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We’re even more excited than usual this month. The next two issues of Storytime are huge milestones for us. Storytime Issue 49, which is out now, marks Storytime magazine’s fourth anniversary. Four years of stories and incredible illustrations! We’re beyond delighted. And our 50th issue is hot on its heels, coming in October, which we’re celebrating with an amazing competition for young writers. (More on that in another blog.)

First, we’re celebrating reaching our fourth birthday, which is no mean feat for a small, independent publisher.

We decided to mark the occasion with a new story strand – one that would fulfil our readers’ desire to see more of their favourite fairy-tale characters, but would also be fun for young readers. We hope it will help make the transition into the school routine and regular reading a little easier and more enjoyable too.

New in Storytime Issue 49

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Goldilocks opens her new café in Storytime Issue 49, with a little help from Hansel. Art by Giorgia Broseghini.

Our new story series is called Storyland Adventures and is set in a magical, fictional world inhabited by all your favourite heroes, heroines and animals, including Puss in Boots, the Gingerbread Man, Jack, Cinderella and many more! It opens with a story featuring Goldilocks and the Three Bears. They meet at the opening of Goldilocks’ brand new café – and it’s the first time they’ve seen each other since she sneaked into their house and caused havoc.

We’re extremely lucky to be working with illustrator Giorgia Broseghini to develop Storyland’s huge cast of characters and she has even created a stunning map of Storyland, which you can admire here and see in full in our issue too. We hope you like her cover for Storytime Issue 49 and enjoy getting fully immersed in Storyland over coming issues. There’s a lot to look forward to.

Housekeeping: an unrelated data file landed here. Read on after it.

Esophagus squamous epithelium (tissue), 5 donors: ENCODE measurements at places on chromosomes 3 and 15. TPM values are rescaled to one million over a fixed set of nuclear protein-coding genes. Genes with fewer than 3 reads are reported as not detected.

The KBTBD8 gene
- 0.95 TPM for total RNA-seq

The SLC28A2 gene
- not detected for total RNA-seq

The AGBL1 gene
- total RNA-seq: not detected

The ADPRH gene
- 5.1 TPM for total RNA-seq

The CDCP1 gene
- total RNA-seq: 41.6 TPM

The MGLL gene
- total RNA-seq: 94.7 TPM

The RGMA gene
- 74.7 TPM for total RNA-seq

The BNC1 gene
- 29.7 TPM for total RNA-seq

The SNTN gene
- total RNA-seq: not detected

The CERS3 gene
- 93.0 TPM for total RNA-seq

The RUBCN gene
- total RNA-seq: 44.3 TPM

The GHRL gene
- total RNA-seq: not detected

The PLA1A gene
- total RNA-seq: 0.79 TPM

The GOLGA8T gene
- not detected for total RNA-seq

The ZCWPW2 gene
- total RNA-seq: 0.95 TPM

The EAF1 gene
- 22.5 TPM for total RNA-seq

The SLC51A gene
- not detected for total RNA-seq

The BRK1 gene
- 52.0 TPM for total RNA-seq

As with all Storytime issues, there’s so much more inside our latest magazine, so let’s take a closer look at our other stories and contributors here.

Inside Storytime Issue 49

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The King and the Moon – an Around the World Tale illustrated by Gary Boller.

We kick off with a story from the Dominican Republic called The King and the Moon, illustrated with great humour by Gary Boller. What’s interesting about this tale from around the world is that the Dominican Republic has never had a king, yet produced this fantastically funny story about a king who thinks he can have it all. Even the moon.

Cat lovers will appreciate our poem, The Cat of Cats by William Brighty Rands, which is an ode to night-stalking felines everywhere. Our illustration with a built-in picture puzzle is by all-round cool cat MacKenzie Haley.

For fans of our Myths and Legends section, we have a Greek classic – The Trojan Horse. School teachers, do make sure you download and use our Trojan Horse Resource Pack, which is free for all school subscribers and comes with loads of lesson ideas and themed activities. Find out more about it at our Schools website. Valeria Abatzoglu provides the awesome illustrations for this myth.